Real-Life 'Gundam' and Furball Pets: CEATEC 2017’s Coolest Robots


Japan’s largest consumer electronics show, CEATEC 2017, is in full swing, and some of the most impressive robots around have trundled their way to the Makuhari Messe exhibition center just outside of Tokyo. Taking place from Tuesday to Friday, the annual show sees manufacturers from all over demonstrate their latest designs.

These machines push the boundaries of what we can expect from robots. Some of them fulfill long-held childhood wishes, like the replica Haro robot from the sci-fi Mobile Suit Gundam franchise. Others will put up a competitive game, like the ping-pong playing machine that can react to your best smash moves. Some, like the Qoobo moving ball of fur, are… well, they’re unique.

Here are six of the coolest, most remarkable robots on display.

Talking Haro Robot

You can soon own your personal version of Haro from Mobile Suit Gundam. The Gunshellju Haro communications robot was developed by Bandai Namco in conjunction with IBM Japan and VAIO. The 7.5-inch bot communicates with smartphones over Wi-fi and Bluetooth and is capable of holding conversations about Mobile Suit Gundam.

The robot will go on sale to the general public sometime next year, but price and release date are currently uncertain.


Ever wanted a cat, but without the maintenance, eyes, ears, or indeed any of the features that make it a cat? Qoobo, developed by Yukai Engineering, may seem like a weird prospect, but it’s actually designed to comfort senior citizens:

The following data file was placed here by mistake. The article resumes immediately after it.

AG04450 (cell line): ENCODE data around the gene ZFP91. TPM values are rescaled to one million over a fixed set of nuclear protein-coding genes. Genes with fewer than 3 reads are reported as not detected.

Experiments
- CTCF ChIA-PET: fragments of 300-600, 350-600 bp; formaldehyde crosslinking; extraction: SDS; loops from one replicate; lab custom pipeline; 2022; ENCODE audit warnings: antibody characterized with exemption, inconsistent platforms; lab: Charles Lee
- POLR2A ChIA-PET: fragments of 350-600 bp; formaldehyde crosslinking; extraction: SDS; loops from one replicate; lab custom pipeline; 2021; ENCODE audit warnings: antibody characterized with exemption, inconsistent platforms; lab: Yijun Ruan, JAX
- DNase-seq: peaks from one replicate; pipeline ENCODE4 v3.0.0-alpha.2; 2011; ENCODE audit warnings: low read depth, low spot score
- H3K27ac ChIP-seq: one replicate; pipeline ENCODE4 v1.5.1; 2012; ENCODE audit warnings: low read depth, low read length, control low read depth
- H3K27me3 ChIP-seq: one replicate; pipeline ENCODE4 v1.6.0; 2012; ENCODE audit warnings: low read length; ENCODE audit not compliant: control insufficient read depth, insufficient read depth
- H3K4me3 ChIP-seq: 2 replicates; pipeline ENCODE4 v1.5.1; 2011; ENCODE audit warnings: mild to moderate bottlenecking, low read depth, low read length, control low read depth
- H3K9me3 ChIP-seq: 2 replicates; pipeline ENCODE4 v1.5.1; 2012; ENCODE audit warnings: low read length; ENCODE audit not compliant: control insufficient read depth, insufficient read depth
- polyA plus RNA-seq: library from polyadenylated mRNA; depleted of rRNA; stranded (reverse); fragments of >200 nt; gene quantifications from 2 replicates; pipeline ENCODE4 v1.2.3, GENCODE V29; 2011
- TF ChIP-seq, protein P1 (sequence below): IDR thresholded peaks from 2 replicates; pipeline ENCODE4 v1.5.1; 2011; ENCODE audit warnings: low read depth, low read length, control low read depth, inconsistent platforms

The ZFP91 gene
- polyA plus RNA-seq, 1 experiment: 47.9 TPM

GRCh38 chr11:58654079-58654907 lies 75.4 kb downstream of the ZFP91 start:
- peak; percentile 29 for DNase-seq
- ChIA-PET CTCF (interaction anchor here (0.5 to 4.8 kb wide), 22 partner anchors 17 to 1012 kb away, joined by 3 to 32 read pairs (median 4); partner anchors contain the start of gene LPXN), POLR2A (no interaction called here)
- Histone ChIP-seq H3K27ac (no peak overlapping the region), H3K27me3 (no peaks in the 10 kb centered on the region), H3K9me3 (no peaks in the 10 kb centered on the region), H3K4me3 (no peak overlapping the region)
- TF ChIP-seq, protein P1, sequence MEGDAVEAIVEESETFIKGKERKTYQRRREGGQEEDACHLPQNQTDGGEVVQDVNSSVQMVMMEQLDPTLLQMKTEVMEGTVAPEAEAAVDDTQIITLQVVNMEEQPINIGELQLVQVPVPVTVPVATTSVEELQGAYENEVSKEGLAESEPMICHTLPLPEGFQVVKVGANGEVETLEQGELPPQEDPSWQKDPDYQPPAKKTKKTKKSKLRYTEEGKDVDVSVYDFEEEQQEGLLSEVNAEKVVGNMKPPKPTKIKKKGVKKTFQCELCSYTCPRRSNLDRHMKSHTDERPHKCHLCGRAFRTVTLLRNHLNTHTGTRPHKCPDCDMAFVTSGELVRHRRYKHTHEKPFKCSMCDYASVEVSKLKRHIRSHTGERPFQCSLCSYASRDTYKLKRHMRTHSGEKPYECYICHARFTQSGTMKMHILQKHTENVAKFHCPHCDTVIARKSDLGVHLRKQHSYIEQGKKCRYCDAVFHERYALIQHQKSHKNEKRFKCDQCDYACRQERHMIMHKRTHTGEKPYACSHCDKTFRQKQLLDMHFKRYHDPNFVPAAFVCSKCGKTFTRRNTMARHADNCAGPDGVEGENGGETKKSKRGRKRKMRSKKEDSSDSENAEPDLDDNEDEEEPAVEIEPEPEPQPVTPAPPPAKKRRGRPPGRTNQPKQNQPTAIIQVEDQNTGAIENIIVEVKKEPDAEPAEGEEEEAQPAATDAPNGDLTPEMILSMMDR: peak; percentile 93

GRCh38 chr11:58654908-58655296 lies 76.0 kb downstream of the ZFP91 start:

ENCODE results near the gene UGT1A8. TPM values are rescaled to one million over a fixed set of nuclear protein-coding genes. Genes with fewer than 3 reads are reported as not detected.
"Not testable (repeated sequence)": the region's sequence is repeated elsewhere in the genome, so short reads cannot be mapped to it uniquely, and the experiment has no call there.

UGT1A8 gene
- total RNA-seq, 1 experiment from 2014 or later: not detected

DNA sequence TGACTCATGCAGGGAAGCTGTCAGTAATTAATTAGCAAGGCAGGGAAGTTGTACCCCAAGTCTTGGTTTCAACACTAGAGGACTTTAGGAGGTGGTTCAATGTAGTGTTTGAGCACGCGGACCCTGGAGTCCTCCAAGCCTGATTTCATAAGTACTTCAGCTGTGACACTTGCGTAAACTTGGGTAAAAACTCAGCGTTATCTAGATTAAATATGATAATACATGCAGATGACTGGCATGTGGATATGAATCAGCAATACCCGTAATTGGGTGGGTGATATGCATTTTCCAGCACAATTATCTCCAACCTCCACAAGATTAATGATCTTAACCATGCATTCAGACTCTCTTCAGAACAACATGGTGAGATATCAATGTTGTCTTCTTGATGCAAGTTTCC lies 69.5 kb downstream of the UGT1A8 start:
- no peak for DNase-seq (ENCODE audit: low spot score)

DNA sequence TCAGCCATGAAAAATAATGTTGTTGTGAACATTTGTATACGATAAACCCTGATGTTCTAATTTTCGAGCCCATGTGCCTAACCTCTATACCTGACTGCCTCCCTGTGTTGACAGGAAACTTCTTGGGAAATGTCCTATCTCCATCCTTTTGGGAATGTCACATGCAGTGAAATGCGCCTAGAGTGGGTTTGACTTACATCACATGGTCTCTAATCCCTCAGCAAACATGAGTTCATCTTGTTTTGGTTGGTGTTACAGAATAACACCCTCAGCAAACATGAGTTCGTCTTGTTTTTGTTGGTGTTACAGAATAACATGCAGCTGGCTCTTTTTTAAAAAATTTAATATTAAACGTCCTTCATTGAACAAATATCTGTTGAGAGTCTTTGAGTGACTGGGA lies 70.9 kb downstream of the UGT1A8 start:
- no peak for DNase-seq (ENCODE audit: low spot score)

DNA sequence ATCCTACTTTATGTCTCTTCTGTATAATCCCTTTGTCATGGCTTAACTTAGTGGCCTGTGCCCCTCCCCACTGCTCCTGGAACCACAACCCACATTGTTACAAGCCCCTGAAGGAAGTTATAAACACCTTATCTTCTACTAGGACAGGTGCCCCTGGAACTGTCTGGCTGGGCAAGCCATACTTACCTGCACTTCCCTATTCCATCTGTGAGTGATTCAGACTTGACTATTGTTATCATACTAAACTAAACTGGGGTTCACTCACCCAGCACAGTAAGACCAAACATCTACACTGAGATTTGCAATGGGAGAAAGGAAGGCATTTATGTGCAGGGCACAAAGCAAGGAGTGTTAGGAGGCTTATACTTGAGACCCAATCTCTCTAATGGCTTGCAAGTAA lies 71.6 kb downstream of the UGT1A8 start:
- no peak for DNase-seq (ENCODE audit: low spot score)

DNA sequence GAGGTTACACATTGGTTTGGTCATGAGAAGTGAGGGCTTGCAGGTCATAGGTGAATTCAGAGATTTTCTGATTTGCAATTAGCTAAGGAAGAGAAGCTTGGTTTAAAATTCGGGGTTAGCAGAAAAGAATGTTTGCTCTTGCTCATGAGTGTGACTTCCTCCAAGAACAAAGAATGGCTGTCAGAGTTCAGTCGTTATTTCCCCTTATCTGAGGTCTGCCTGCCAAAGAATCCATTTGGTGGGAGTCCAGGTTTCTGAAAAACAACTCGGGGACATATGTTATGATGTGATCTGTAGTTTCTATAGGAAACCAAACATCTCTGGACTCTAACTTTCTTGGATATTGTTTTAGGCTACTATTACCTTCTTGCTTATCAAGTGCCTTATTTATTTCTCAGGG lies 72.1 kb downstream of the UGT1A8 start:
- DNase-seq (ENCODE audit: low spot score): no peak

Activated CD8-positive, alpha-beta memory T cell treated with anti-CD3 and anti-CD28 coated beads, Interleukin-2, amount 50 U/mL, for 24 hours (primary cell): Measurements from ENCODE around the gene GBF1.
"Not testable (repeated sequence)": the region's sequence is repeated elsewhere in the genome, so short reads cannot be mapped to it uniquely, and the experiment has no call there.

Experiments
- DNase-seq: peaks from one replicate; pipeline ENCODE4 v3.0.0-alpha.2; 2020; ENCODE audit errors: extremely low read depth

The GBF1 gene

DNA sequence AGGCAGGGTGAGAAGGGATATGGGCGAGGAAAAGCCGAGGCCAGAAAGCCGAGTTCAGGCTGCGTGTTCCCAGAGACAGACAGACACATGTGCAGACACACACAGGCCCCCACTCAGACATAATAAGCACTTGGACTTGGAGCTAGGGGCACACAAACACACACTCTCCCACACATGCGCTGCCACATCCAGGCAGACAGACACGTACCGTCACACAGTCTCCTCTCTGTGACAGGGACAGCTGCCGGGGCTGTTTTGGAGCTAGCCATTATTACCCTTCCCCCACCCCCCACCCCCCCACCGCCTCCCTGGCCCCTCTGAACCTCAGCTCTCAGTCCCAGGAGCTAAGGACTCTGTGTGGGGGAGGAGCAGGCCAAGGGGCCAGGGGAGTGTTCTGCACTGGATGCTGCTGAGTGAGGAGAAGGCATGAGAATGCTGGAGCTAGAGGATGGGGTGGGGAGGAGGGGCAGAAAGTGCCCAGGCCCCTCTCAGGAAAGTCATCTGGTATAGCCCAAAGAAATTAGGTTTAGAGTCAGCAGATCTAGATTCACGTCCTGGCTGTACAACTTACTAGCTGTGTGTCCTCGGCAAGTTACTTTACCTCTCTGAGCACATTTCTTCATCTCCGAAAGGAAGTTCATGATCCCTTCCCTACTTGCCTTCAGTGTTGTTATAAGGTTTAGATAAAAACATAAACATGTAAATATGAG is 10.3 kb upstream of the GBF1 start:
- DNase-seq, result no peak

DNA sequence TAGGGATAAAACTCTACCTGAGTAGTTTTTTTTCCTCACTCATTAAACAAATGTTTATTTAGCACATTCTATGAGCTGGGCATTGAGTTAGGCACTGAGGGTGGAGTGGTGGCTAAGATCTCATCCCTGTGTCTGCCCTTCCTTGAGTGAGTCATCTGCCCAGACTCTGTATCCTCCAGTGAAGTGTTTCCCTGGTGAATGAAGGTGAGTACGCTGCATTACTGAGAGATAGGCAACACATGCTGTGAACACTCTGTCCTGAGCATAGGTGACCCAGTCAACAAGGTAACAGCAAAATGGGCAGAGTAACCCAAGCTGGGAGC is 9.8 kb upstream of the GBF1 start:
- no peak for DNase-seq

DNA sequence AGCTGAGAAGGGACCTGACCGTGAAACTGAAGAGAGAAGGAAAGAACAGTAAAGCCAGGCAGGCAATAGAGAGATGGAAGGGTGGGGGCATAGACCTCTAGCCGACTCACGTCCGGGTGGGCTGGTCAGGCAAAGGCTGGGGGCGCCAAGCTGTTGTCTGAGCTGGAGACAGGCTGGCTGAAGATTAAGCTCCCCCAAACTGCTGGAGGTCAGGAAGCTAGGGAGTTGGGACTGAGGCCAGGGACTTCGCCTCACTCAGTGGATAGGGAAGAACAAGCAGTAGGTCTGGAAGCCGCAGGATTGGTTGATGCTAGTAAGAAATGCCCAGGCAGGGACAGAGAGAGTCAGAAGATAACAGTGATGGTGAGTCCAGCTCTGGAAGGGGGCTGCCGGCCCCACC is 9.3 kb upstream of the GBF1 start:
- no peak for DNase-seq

This little furball responds to touch and is set to hit retailers later this year for around $100.

ROHM Robot

This utterly terrifying machine will be good for anyone that wants a centipede the same size as their dog.

Omron Ping-Pong Robot

The FORPHEUS ping pong machine was demonstrated at CEATEC as far back as 2014, but the team has made a number of key adjustments to its latest version. Omron, the robot’s creators, hope to bring its technology to market by 2020.

“This machine now has the ability to react to a smash by observing the other player’s movement,” Masayuki Koizumi, head sensing technology research at Omron, told “We hope people with advanced ping pong skills will play with the machine.”

Panasonic Cocotto

This little guy is designed for children, to help develop their senses by moving, talking and interacting.

The machine will roll around and ask its owner questions like, “Good morning! Did you have a good sleep?”


This little guy is built to effortlessly maneuver its way through a cone obstacle course with a tray of drinks. If you happen to live inside a driving school, or indeed anywhere else with obstacles on the floor, this will be ideal.

If you liked this article, check out this video of a wheeled robot that can jump 4 feet in the air.

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